Financier Ronald Perelman is trying to sell off piecemeal the $10 billion-asset Texas thrift the acquired from the government at bargain-basement prices, sources said Friday.
Mr. Perelman has distributed bid packages for chunks of the Texas and Oklahoma operations of First Gibraltar Bank, the largest thrift in Texas.
The sale of Sooner Federal, First Gibraltar's $ 600 million-asset thrift in Tulsa, Okla., was nearing completion Friday, according to sources. They said an announcement was planned for Monday.
Mr. Perelman has not ruled out selling First Gibraltar outright. The thrift had a book value of $500 million as of June 30, but it is not clear how much the financier could get by selling it whole or in parts.
A spokesman for MacAndrews & Forbes Holdings, the parent company that operates Mr. Perelman's far-flung empire, declined to comment.
The proposed dissolving of First Gibraltar comes four years after Mr. Perelman created the franchise in one of the most controversial deals ever cut by the defunct Federal Home Loan Bank Board.
Mr. Perelman assembled First Gibraltar by melding a package of failed thrifts he acquired from the government for $ 355 million. As part of the transaction, the financier gained $900 million in tax breaks, plus a lucrative contract to manage and liquidate distressed loans and properties held by the failed institutions.
Mr. Perelman already has mined most of the tax breaks and property management fees flowing from the 1988 transaction. He now wants to take advantage of a reviving acquisitions market in Texas, according to sources in Texas. The ailing First City Bancorporation of Texas is understood to be among the institutions he would like to acquire.
Most of First Gibraltar's income since 1989 has been derived from the management of distressed thrift properties. That case load stood at $ 1.4 billion at the end of 1991, down from an original $4 billion.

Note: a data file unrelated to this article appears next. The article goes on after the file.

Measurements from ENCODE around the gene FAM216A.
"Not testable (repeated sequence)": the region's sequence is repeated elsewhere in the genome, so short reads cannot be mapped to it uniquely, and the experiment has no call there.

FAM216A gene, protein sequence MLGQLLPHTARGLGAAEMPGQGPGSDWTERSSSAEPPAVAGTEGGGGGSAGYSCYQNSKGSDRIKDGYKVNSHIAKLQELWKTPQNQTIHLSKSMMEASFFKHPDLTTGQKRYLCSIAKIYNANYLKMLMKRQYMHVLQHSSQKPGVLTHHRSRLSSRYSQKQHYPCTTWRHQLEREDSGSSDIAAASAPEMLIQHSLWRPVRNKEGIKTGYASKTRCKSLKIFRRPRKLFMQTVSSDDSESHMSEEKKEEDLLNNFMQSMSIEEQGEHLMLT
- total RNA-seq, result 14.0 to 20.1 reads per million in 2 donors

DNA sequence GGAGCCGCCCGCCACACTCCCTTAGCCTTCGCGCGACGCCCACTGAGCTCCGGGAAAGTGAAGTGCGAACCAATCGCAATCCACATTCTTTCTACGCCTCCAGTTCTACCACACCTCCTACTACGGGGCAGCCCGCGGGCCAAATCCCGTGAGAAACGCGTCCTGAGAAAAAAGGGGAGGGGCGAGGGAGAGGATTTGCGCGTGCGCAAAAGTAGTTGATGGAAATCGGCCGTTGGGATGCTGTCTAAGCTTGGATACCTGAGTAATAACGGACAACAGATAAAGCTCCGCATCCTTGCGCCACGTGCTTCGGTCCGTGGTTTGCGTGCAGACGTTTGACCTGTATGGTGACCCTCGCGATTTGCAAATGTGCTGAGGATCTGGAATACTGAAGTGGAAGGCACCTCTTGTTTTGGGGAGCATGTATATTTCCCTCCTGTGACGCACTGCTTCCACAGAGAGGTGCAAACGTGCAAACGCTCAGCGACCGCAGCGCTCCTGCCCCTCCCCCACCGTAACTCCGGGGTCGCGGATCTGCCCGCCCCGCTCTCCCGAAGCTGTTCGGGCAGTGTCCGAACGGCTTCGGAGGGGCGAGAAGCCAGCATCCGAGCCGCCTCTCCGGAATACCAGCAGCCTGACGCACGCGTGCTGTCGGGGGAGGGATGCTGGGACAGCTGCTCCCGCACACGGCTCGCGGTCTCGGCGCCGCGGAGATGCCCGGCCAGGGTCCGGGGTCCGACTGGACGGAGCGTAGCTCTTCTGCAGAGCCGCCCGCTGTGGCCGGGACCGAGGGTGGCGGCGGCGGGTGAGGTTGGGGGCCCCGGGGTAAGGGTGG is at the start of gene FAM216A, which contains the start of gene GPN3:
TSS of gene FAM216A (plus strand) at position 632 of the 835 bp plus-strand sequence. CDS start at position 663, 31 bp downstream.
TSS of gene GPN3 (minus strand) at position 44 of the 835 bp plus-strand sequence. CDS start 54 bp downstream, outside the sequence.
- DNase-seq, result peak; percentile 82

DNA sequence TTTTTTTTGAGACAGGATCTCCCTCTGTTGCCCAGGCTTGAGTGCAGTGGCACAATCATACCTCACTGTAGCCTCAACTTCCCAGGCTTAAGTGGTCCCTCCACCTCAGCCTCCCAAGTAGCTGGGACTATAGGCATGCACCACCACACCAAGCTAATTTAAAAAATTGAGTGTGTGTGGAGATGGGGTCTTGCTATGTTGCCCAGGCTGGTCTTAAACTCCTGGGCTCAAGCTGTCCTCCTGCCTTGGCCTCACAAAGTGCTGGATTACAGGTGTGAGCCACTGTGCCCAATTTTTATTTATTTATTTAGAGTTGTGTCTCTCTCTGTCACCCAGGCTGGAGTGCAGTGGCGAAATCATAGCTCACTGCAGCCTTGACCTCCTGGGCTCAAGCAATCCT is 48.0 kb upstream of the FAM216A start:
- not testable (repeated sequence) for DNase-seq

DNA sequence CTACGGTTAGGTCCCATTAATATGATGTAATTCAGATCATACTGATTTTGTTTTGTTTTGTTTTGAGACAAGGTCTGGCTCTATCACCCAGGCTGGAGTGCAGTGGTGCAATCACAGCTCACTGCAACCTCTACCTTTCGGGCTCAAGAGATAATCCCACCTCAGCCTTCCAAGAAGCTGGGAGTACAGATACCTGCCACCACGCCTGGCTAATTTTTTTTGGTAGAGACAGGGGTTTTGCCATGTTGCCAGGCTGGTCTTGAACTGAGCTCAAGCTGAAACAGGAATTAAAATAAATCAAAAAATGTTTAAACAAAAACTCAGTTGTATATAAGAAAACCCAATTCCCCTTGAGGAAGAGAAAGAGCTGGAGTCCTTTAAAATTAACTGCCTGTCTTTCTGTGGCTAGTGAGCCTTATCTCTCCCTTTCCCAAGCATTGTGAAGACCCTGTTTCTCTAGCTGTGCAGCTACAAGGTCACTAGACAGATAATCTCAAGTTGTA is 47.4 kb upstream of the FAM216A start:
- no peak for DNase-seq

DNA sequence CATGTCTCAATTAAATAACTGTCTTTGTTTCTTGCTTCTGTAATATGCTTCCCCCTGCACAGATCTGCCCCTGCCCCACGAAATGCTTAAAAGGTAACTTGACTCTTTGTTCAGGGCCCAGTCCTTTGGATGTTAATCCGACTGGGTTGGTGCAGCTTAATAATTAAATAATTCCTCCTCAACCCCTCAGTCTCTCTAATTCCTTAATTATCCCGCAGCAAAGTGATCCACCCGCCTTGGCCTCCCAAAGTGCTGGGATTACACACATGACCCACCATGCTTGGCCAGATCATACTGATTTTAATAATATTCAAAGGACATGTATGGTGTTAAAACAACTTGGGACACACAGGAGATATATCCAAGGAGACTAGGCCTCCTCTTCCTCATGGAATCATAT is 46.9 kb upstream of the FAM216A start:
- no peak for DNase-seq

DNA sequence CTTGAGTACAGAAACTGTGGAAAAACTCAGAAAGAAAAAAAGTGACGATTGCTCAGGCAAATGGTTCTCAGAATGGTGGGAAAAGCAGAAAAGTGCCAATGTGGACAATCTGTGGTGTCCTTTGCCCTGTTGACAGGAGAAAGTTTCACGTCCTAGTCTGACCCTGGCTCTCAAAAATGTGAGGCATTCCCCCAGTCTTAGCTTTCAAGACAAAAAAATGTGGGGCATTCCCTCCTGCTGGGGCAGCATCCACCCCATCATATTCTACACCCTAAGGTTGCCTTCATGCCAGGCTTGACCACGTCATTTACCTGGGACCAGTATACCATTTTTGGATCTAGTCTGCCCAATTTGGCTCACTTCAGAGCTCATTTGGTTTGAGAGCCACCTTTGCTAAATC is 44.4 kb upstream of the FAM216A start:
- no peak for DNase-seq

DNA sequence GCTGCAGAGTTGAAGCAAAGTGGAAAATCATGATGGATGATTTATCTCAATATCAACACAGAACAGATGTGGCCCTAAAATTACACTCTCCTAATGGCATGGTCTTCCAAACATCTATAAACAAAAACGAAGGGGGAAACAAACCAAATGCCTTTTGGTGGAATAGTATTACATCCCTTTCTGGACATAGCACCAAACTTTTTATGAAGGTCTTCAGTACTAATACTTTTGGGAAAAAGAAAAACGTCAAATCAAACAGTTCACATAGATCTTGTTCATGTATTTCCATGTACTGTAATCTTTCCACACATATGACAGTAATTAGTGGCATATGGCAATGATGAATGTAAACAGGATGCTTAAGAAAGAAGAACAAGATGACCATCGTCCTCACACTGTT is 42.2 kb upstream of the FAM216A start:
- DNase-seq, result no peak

A Return to Earnings
What's more, the government six months ago redeemed $3 billion of high-yielding notes issued to First Gibraltar in 1988 in lieu of cash federal insurance payments needed to erase insolvencies at the predecessor institutions. First Gibraltar booked a $160 million charge to 1991 earnings, recording a loss of $62.4 million for the year.
The company earned $75 million in the first half of this year.
First Gibraltar operates 135 branches in Texas and 26 branches in Oklahoma.
The principal problem with a bid for all or parts of First Gibraltar's branch franchise is that few loans are on the books, according to sources familiar with the piece-by-piece auction. The company at March 31 held roughly $9 billion of deposits, but only $3 billion of loans.
"With loans being this scarce, deposits have to be viewed as a long-term investment," said one banker familiar with the bid packages.
It is not clear what price Mr. Perelman was asking to sell First Gibraltar outright. BankAmerica looked long and hard at the entire franchise, sources say, but had balked at the asking price.
The San Francisco-based company has made several acquisitions in Texas, including Sunbelt Savings, and sources speculated BankAmerica might be more amenable to buying pieces of First Gibraltar that would help round out its current franchise.
Separately, First Union Corp. has audited First Gibraltar, but sources close to that company say it is also lukewarm to acquiring the institution.